Tuesday, February 28, 2006

Winning the War on Terrorism

But just barely:
Just 39% of Americans now believe the U.S. and its allies are winning the War on Terror. That's down from 42% earlier this month and from 44% in January. With just one exception, this is the lowest level of confidence ever measured by Rasmussen Reports.
There are a few ways you can react to my writing this. You can whine about how, by reporting this number, I'm destroying America. You shake your head and feel sad about the state of the world.

Or you can get in touch with people in power and tell them to get serious. Stop messing around with phone surveillance that doesn't do any good. Stop complaining that the media isn't telling the good side of the story. Stop making a hash of port security.

Make a plan to get our troops out of Iraq, so they can be available to hunt terrorists. Get DHS to come up with a serious plan for an attack or major disaster in every major city. If Katrina was bad, imagine what would happen if we didn't have a few days warning that New Orleans was in danger. DHS dropped the ball, and it isn't the fault of good, hardworking people in staff positions, it's the fault of political appointees who where doing everything but securing the homeland, and now are spending their time covering their asses rather than saving ours.

We can fight imaginary enemies from a Tom Clancy movie or we can do the hard work of securing America and the world against guerrilla attacks and asymmetric warfare. We've been doing too much of the former, and it isn't helping.

The 9/11 Commission spent years studying the state of homeland security and made simple recommendations. Those simple suggestions haven't been implemented, and the ones that have were done badly.

Today's Times reports:

A year after a sweeping government reorganization began, the agencies charged with protecting the United States against terrorist attacks remain troubled by high-level turnover, overlapping responsibilities and bureaucratic rivalry, former and current officials say.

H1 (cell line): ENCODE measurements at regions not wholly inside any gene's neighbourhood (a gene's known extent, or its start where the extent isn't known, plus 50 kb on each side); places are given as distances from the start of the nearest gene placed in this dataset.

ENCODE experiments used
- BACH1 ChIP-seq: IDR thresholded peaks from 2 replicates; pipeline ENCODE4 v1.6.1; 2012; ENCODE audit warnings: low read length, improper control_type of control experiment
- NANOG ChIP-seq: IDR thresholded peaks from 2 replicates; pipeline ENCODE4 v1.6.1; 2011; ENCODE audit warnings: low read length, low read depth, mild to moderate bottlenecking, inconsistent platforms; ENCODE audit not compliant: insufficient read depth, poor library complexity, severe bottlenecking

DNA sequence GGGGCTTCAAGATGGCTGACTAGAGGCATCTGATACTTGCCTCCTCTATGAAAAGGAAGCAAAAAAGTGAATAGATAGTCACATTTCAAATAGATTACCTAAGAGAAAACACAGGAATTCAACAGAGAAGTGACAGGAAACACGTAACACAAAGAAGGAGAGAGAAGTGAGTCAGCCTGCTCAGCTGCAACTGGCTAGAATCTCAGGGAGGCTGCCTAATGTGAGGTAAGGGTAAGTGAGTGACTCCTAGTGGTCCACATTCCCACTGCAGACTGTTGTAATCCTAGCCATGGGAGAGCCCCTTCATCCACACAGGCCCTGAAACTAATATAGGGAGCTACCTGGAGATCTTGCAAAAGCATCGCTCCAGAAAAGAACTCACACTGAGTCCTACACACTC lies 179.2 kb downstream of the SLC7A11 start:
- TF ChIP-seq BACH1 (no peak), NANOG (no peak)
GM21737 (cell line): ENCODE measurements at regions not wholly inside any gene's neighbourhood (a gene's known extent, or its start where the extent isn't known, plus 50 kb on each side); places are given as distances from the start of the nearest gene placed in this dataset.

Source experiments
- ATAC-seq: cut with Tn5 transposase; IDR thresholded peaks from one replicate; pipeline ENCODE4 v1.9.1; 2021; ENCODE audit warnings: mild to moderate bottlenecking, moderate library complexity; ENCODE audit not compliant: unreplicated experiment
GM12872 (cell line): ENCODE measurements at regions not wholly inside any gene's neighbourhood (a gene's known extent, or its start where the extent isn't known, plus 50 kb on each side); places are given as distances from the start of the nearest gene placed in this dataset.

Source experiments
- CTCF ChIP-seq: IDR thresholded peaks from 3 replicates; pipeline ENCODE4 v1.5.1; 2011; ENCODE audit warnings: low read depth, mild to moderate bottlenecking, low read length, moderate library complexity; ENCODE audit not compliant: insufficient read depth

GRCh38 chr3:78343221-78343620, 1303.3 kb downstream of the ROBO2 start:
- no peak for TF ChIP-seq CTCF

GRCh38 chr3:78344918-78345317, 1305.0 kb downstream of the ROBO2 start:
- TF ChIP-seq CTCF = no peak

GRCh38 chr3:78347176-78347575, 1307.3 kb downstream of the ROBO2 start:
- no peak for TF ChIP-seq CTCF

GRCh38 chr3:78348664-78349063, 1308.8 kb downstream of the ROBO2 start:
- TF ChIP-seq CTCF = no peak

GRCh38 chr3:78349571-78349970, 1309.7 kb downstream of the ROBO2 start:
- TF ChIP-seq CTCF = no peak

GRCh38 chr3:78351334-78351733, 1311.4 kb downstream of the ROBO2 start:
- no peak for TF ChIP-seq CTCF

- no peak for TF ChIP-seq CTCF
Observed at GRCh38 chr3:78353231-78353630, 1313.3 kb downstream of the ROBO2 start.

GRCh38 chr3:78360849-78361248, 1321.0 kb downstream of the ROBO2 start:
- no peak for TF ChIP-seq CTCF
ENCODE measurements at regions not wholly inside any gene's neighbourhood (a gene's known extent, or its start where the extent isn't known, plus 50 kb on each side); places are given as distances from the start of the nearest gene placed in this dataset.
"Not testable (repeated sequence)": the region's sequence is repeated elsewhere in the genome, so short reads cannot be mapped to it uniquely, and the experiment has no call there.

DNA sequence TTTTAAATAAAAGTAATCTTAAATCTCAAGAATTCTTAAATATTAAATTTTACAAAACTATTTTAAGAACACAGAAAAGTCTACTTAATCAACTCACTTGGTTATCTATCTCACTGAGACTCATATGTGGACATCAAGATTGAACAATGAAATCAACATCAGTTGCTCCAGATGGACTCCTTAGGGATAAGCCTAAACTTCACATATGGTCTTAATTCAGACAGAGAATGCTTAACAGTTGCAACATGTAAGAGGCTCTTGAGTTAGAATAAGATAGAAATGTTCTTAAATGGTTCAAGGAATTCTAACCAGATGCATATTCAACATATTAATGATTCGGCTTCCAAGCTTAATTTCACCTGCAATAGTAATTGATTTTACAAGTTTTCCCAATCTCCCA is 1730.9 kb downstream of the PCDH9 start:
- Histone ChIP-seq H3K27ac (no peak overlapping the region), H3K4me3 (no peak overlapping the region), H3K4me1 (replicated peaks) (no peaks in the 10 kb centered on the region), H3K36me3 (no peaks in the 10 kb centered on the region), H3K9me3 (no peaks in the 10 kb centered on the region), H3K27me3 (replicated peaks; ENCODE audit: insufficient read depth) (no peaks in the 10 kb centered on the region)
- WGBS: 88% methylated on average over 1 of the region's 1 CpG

Progress has been made, most of the officials say, toward one critical goal: the sharing of terrorist threat information from all agencies at the National Counterterrorism Center. But many argue that the biggest restructuring of spy agencies in half a century has bloated the bureaucracy, adding boxes to the government organization chart without producing clearly defined roles.
It took 5 years, but the professionals are speaking out, the public is annoyed, and the Congress is noticing some dangly parts betwixt their legs. Senator Collins (R-ME) released a non-classified Coast Guard report on the UAE ports deal. The Guard warned:
There are many intelligence gaps, concerning the potential for DPW or P&O assets to support terrorist operations, that precludes an overall threat assessment of the potential merger. … The breadth of the intelligence gaps also infer [sic] potential unknown threats against a large number of potential vulnerabilities.
Maybe those gaps can be filled, but we won't know if they have or haven't been filled unless there's a real investigation, one that can end in the deal being rejected.

As 72% of American troops in Iraq support withdrawal within a year. The Bush administration doesn't seem to have a plan to do that. Luckily, the Center for American Progress has stepped forward with their own suggestion, a strategic redeployment that engages the full scope of the war against terrorism.

Maybe someone will be there to listen in 3 years.